Let’s remove offensive statues from Central Park

Inspired by a recent video of students pulling down, kicking and spitting on a statue of a Confederate soldier, we took a tour of inspection to similarly purge Central Park.  The first offender we came across was Alice in Wonderland:

In case you were trigger-warned off reading the book, Alice was an unsupervised child who imbibed hallucinogenic substances (note the conspicuous mushroom motif) .  She’s flanked by the March Hare and the Mad Hatter, insensitive portrayals of the mentally ill. Worst of all, her creator Lewis Carroll should be Level 3 under SORA, if not in civil commitment, for his nude photographs of minors.  Hey, hey, ho, ho, Alice in Wonderland has to go!

Next is Hans Christian Andersen, another child-welfare-endangering figure. You may think “The Ugly Duckling” is a wholesome inspirational tale for late bloomers, but what about “The Tinder Box,” which is about the sexually motivated abduction of a princess by a soldier who, when her parents object, has them torn to pieces by dogs? Ho, ho, hey hey, Hans Christian Andersen must be taken away!

Then there’s Balto, the lead dog of a sled team that rushed serum from Anchorage to Nome to stop a diphtheria epidemic. (Spoilsports suggest this was a publicity stunt: apparently a pilot offered to fly the serum in, but was told to mind his own business).  The question, to which the answer is obviously “no,” is whether humans may enslave animals to pull sleds. One, two, three, four: Balto shouldn’t be in Central Park any more!

We’ll get to “Cleopatra’s Needle” another time. Meanwhile, here are some Central Park sculptures that previous generations removed. Explanations courtesy of A. Squawk.

Simon Bolivar 1884 (replaced by a statue looking less like Don Quixote).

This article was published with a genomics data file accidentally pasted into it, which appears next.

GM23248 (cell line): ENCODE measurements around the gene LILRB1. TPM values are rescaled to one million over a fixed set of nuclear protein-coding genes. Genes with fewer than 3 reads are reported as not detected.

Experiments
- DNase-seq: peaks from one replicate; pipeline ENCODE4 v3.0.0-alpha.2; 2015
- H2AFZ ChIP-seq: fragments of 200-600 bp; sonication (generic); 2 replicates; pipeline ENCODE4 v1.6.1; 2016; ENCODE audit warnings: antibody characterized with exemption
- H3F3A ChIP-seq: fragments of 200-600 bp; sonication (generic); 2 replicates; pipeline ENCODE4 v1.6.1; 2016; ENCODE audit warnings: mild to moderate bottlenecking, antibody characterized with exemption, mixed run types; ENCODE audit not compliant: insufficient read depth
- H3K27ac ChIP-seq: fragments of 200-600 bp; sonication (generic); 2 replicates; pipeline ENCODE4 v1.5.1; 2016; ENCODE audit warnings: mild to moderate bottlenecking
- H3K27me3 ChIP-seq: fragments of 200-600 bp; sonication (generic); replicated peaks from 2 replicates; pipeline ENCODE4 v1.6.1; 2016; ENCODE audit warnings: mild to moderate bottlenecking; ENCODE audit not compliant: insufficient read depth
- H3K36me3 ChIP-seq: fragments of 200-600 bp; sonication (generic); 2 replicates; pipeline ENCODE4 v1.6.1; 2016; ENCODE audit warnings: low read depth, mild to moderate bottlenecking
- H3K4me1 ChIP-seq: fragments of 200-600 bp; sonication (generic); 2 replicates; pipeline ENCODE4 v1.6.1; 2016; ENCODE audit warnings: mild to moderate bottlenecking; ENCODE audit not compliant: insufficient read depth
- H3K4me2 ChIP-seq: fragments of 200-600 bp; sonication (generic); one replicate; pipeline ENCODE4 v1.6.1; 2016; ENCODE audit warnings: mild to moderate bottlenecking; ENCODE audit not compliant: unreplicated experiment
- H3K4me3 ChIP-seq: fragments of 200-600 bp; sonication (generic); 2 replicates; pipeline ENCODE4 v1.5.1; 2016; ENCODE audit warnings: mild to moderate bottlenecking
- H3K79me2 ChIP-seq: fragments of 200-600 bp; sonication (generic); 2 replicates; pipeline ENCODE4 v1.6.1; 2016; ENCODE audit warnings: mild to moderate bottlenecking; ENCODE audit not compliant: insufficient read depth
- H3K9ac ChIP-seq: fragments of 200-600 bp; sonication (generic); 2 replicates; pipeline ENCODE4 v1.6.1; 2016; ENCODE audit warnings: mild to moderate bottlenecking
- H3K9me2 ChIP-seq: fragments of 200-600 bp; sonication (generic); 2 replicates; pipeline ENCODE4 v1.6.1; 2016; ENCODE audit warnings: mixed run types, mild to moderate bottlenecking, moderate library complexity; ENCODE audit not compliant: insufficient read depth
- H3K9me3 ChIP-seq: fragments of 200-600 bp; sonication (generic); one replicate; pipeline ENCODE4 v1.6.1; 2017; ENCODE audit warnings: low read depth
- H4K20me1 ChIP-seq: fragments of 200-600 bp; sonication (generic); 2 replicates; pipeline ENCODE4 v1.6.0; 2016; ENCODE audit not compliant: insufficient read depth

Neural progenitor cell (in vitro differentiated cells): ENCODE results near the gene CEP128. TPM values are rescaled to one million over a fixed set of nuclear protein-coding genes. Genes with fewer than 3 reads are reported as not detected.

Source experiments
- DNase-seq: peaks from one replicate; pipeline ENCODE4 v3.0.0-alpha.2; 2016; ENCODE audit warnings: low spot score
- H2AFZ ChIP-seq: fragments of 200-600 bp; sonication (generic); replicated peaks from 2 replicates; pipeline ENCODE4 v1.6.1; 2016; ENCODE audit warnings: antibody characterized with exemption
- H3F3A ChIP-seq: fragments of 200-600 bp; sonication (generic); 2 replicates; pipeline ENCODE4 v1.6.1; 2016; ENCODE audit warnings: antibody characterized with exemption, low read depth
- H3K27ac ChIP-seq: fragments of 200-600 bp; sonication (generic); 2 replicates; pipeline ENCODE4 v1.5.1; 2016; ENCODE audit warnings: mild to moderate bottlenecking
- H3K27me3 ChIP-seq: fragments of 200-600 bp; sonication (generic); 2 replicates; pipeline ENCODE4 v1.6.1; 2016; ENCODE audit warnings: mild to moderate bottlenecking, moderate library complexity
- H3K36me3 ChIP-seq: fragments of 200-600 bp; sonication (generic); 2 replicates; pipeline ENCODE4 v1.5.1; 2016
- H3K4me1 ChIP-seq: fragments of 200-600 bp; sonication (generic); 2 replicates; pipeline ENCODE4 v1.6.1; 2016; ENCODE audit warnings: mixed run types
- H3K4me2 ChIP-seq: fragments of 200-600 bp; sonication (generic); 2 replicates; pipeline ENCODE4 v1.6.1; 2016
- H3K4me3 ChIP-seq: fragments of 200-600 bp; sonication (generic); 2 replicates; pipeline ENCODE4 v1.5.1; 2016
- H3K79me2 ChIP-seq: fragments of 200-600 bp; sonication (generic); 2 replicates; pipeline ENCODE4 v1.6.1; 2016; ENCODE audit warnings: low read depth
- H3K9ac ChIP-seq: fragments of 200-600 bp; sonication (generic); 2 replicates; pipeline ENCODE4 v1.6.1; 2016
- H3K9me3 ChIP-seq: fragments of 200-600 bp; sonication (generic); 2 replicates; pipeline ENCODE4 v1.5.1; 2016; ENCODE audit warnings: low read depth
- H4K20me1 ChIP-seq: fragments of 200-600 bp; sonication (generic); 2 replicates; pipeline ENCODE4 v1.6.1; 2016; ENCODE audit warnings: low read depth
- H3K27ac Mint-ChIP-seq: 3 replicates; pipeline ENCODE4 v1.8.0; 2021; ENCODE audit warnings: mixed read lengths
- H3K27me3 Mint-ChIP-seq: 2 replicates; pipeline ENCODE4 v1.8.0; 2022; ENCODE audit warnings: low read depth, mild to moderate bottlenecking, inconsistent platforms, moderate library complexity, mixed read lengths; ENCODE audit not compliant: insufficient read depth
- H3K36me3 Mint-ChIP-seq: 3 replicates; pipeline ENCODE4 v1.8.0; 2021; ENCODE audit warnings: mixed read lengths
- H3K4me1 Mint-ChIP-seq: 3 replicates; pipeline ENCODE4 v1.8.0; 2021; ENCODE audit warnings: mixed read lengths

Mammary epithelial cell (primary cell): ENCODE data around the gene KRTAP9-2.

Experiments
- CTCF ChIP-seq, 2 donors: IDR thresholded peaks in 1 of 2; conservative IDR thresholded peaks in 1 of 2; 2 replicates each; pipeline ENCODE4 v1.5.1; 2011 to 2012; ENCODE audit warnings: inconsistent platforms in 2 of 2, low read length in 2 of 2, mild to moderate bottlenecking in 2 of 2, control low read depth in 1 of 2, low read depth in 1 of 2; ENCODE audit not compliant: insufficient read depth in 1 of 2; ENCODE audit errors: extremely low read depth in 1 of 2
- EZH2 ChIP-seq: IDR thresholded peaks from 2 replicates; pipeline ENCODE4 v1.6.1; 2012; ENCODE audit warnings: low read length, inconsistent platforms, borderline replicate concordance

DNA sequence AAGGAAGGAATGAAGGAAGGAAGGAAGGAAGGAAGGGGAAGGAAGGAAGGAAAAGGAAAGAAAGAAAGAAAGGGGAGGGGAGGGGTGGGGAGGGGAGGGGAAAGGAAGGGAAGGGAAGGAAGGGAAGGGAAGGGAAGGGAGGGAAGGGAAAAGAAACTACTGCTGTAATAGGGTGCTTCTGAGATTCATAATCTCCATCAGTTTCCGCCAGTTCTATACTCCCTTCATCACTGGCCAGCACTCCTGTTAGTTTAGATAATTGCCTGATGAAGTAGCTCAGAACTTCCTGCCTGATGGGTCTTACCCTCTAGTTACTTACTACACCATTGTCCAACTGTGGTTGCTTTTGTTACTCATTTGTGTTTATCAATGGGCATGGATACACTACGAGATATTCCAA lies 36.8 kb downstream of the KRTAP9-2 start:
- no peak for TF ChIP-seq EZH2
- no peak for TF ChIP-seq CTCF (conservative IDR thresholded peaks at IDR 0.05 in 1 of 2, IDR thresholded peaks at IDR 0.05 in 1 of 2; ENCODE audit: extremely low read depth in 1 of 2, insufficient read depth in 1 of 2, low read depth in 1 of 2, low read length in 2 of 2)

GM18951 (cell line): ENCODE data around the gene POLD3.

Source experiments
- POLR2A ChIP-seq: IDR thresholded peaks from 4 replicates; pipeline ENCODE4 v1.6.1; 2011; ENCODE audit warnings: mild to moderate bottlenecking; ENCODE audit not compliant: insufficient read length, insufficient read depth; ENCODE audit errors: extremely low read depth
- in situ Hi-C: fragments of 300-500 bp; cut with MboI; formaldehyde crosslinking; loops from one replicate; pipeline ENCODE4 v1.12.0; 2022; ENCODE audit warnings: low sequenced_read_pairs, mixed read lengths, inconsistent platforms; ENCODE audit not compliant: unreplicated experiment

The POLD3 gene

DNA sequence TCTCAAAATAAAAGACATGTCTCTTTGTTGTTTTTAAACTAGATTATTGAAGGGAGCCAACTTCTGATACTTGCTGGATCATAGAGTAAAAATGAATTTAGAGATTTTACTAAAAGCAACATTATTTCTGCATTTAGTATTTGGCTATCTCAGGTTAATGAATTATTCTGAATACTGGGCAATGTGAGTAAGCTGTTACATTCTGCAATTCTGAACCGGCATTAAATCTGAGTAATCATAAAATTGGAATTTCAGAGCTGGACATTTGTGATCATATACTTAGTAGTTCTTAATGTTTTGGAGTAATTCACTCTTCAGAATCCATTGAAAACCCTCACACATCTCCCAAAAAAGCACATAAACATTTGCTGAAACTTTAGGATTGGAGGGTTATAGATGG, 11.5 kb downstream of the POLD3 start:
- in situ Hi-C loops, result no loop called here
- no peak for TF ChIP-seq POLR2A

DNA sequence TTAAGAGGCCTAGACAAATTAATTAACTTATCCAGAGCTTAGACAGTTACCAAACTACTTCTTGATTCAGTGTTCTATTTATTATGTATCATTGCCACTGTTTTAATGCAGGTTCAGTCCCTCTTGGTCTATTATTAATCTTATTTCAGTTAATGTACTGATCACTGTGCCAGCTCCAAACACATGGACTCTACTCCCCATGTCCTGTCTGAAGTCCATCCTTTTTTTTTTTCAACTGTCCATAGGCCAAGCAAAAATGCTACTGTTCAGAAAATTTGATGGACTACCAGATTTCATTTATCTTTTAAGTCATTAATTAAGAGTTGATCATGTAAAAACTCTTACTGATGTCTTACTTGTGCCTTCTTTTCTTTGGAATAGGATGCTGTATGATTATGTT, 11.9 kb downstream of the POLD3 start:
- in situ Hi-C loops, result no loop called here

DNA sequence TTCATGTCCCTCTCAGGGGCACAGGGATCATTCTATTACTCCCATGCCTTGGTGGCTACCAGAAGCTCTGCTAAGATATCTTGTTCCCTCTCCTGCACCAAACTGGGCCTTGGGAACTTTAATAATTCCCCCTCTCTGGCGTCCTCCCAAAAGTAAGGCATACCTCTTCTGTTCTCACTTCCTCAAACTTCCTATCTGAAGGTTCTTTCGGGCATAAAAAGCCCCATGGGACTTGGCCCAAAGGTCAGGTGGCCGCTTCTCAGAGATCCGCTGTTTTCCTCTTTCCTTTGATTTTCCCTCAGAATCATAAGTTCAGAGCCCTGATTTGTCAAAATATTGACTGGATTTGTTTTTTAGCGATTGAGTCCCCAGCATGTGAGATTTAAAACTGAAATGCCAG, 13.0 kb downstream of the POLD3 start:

“Auld Lang Syne” 1866.  The  19th Century wasn’t ready for this.

Medicos objected to having their symbol associated with this 1865 statue called “Commerce.”

Boy and Swan 1863. Removed by “Mothers for Megan’s Law.”

Chicken statue

Addendum contributed by alert reader Josephine (see below).  This North Carolina chicken statue was mysteriously stolen. The news report reads: “It’s three feet tall and made of concrete, and while the base was recovered not long after the theft, the bird itself is still missing. Perhaps more mysterious is why the chicken statue existed at all.”

Posted in Satire and parody | 4 Comments

When is parody a crime? When nobody gets it.

One of the most volatile controversies of our time is whether the Dead Sea Scrolls were written by the Essenes, an ascetic community living around 100 B.C.  Given the public’s strong feelings on the question, it was only a matter of time before somebody made a federal case of it.

The defendant in Golb v. NY State Attorney General (2d Cir. 2017) is not, as you probably assume, Professor Golb of the University of Chicago, whose theory that these fragments found in desert caves were written by non-Essenes threatens to set the Dead Sea Scrolls establishment on its head. Rather, the target of the Manhattan DA’s 51-count indictment was the professor’s loyal son.

Miffed at the silent treatment the academic coterie was giving his father, Golb fils sent out a bunch of emails purporting to be from the leading machers of the Essene Theory. Adopting the high tone of academic debate, young Golb had them referring to his father as “Chicago filth.” And, in a brilliant stroke of reverse psychology, he attached a link to an article (also written pseudonymously) called http://www.nowpublic.com/culture/plagiarism-and-dead-sea-scrolls-did-nyu-professor-snitch-chicago-historians-work, and implored the recipients to keep it under wraps. “Every effort must be made to prevent this article from coming to [students’] attention,” the emails warned. Another message to NYU’s student newspaper exhorted, “I must ask you not to publish a word about this.”

Naturally the emails went viral and Professor Golb was catapulted into the headlines.

Golb Jr. argued that this was satire and parody, a defense we can certainly identify with. But the Court of Appeals solemnly found intent to commit “real harm,” citing the authority of that great jurist Iago, “He who steals my purse steals trash. . . . But he who filches from me my good name. . .  makes me poor indeed.” Apparently forgetting that Iago was the villain in that play, and that he was saying this to fool Othello into doing real harm to Desdemona and Cassio. So it’s meant to be like, you know, ironic? Not some legal precept?

The Second Circuit didn’t do much better. “Golb misunderstands the genre,” they instructed.  “While it is true that parody enjoys First Amendment protection notwithstanding that not everybody will get the joke, it is also true that parody depends on somebody getting the joke; parody succeeds only by its recognition as parody.” Holy cow! You mean the difference between crime and parody is whether the joke falls flat?